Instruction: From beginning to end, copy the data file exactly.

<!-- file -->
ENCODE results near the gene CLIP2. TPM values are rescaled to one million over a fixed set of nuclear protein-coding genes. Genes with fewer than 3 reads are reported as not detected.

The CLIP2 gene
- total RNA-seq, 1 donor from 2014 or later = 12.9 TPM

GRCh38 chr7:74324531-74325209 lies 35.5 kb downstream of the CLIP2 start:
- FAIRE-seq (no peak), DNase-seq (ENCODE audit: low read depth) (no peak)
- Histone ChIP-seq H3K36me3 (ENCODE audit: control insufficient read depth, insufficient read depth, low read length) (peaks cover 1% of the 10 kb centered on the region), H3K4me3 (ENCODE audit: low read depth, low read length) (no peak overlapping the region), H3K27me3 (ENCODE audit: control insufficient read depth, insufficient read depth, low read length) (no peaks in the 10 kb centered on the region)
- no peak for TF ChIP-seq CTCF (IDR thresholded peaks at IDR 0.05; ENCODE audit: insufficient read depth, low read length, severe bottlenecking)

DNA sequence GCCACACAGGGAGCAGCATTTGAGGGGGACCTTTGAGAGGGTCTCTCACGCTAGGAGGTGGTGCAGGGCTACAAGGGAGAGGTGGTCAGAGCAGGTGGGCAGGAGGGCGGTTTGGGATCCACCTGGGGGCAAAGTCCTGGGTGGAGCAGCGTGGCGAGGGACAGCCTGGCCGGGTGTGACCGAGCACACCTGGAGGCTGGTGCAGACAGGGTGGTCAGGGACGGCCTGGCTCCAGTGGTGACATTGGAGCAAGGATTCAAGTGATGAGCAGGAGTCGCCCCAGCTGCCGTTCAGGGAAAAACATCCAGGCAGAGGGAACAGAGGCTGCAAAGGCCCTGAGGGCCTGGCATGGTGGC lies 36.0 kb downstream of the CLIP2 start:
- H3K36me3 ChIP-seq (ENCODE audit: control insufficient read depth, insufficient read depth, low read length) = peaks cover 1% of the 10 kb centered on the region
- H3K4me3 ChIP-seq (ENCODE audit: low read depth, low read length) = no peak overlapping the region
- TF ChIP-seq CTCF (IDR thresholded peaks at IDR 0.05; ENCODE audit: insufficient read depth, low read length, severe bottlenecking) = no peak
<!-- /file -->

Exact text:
ENCODE results near the gene CLIP2. TPM values are rescaled to one million over a fixed set of nuclear protein-coding genes. Genes with fewer than 3 reads are reported as not detected.

The CLIP2 gene
- total RNA-seq, 1 donor from 2014 or later = 12.9 TPM

GRCh38 chr7:74324531-74325209 lies 35.5 kb downstream of the CLIP2 start:
- FAIRE-seq (no peak), DNase-seq (ENCODE audit: low read depth) (no peak)
- Histone ChIP-seq H3K36me3 (ENCODE audit: control insufficient read depth, insufficient read depth, low read length) (peaks cover 1% of the 10 kb centered on the region), H3K4me3 (ENCODE audit: low read depth, low read length) (no peak overlapping the region), H3K27me3 (ENCODE audit: control insufficient read depth, insufficient read depth, low read length) (no peaks in the 10 kb centered on the region)
- no peak for TF ChIP-seq CTCF (IDR thresholded peaks at IDR 0.05; ENCODE audit: insufficient read depth, low read length, severe bottlenecking)

DNA sequence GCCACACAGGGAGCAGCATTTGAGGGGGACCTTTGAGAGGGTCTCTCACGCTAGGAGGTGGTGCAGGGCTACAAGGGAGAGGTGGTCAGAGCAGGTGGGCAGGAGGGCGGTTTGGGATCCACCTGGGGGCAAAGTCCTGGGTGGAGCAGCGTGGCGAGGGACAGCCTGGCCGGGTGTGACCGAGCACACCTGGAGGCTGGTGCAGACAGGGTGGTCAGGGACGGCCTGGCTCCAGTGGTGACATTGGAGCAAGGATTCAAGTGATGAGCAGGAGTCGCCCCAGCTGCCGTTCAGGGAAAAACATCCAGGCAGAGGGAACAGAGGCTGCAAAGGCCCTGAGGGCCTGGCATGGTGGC lies 36.0 kb downstream of the CLIP2 start:
- H3K36me3 ChIP-seq (ENCODE audit: control insufficient read depth, insufficient read depth, low read length) = peaks cover 1% of the 10 kb centered on the region
- H3K4me3 ChIP-seq (ENCODE audit: low read depth, low read length) = no peak overlapping the region
- TF ChIP-seq CTCF (IDR thresholded peaks at IDR 0.05; ENCODE audit: insufficient read depth, low read length, severe bottlenecking) = no peak